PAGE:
Port Arthur revenue analysis and sales tax receipts look at the impact of the pandemic on the city – Port Arthur News

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As municipalities grapple with the economic impact of the coronavirus pandemic, Port Arthur has offered a healthy monthly report on its 2019-20 budget.

Revenue from the City’s general fund totaled $63.6 million as of May 31, which is above the estimate of $2.9 million. According to the monthly report, property taxes, the majority of which were due on January 31, are 12% over budget and industrial tax revenue is $30.9 million.

Total operating expenses, not including those transferred through May, were $38,553,325 year-to-date, more than $4.3 million below budget. The estimated general fund closing balance is $24.7 million, but for the year-to-date through May, it is actually $47,058,747.

The monthly report was presented to Port Arthur City Council on July 7th.

Port Arthur is also receiving a state sales tax payment of $1,311,914.41 from Texas Comptroller Glenn Hegar this month. The allowances are based on sales made in May by businesses that file tax monthly.

“For the year to date, we are in good shape on the sales tax front,” said Port Arthur Acting Chief Financial Officer Kandy Daniel. “We watch it month by month, and so far so good. We had a very conservative budget. We always try to do that. This little slowdown doesn’t hurt.

Port Arthur received $9,462,386.80 in sales tax for the year to date, an increase of 10.83% over the July 2019 cumulative total, according to data provided by Hegar’s office. The sales tax the city received through May was 15% higher than the prior year and 13% higher than budgeted, representing sales through March, according to the city’s budget report.

“The first part of the exercise was very good,” said Daniel.

Water and solid waste fund revenues were below their estimates by $1.1 million and $278,020, respectively. The city had adopted a policy of not cutting water accounts during the pandemic and ended it on July 8.

The city has 528 budgeted positions and 43 vacant positions. City Manager Ron Burton said at the July 7 meeting that he had kept his promise to keep everyone at City Hall “in gainful employment”.

“I have gone from department to department and have assured every citizen of Port Arthur who works here with us that as your town manager I will stay with them for as long as possible and ensure that everyone keep a paid job because I know they’ve got spouses, they’ve got kids, and they’ve got family at home to take care of,” Burton said.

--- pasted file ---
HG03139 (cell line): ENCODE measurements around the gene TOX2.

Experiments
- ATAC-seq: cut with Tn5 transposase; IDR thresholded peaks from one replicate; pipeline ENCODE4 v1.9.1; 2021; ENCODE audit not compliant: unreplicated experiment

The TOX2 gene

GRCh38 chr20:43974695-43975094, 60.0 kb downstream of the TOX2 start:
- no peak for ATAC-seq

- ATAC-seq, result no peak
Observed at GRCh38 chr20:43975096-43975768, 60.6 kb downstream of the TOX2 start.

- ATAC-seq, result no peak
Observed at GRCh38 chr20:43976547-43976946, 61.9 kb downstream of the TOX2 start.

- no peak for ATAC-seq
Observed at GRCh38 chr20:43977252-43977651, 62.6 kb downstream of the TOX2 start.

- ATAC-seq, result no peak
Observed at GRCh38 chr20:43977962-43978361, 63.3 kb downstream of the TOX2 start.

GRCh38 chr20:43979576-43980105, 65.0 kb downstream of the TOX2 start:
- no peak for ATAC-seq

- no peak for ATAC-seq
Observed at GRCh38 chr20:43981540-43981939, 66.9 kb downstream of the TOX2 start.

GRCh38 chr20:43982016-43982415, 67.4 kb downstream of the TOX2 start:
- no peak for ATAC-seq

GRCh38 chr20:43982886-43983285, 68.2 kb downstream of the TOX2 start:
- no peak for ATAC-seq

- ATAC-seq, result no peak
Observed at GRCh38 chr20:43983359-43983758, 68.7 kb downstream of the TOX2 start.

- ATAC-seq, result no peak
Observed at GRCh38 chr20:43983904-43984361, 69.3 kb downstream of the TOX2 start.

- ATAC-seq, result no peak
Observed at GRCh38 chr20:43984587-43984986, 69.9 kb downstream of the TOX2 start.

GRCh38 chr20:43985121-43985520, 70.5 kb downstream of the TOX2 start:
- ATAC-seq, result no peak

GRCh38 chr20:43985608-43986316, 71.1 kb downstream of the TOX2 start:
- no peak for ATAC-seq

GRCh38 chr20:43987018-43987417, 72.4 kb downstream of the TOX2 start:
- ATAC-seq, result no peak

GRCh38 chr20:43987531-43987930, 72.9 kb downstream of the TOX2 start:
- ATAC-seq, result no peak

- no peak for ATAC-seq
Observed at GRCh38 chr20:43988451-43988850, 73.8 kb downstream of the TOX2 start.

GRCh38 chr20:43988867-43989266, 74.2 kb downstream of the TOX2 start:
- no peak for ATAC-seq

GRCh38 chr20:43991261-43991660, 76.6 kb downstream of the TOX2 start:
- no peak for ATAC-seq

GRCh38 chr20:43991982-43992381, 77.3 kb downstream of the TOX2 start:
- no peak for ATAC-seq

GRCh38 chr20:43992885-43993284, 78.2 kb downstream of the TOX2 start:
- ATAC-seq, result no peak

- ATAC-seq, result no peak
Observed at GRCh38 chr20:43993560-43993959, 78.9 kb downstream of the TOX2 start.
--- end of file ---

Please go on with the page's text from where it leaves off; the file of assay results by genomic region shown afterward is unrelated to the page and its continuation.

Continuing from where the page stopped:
Nederland receives $431,481.12 in sales tax from the Comptroller, reflecting sales through May, 2.61% less than July 2019, but it received $3,741,642.85 for the year to that day, or 16.26% more than that month.

Groves’ sales tax of $187,223.23 is 5.65% higher than what it received in July 2019, and its $1,343,152.11 for the year to date is 9.88 % higher than a year ago.

Port Neches is experiencing a large increase in its sales tax allowance from the Hegar office. The city receives $178,160.34, which is 62.27% more than the July 2019 distribution and nearly $16,000 more than it received in June this year.

An industrial and manufacturing gases company that is a direct taxpayer of the comptroller’s office is a big factor in such a revenue spike, according to Kevin Lyons, a communications specialist at Hegar’s office. Lyons said he could not name the company.

“This industry is still, obviously, in less impacted parts than other businesses in the city,” Lyons said. “There will always be fluctuations, but sometimes a city will have a big increase in revenue because of it.”

Port Neches’ cumulative total from the controller is $1,336,747.05, an increase of 42.48% from July 2019.

Port Neches Town Manager Andre Wimer said his staff had not yet had time to review documentation supporting the state’s tax revenue, but added it was important to examine monthly trends over a longer period than from one year to the next.

“There has to be a historical perspective when looking at a month,” he said. “There are audit adjustments that are made in the monthly allowances provided by the controller. There are a number of factors that contribute to an increase or decrease. All of this information should be reviewed.


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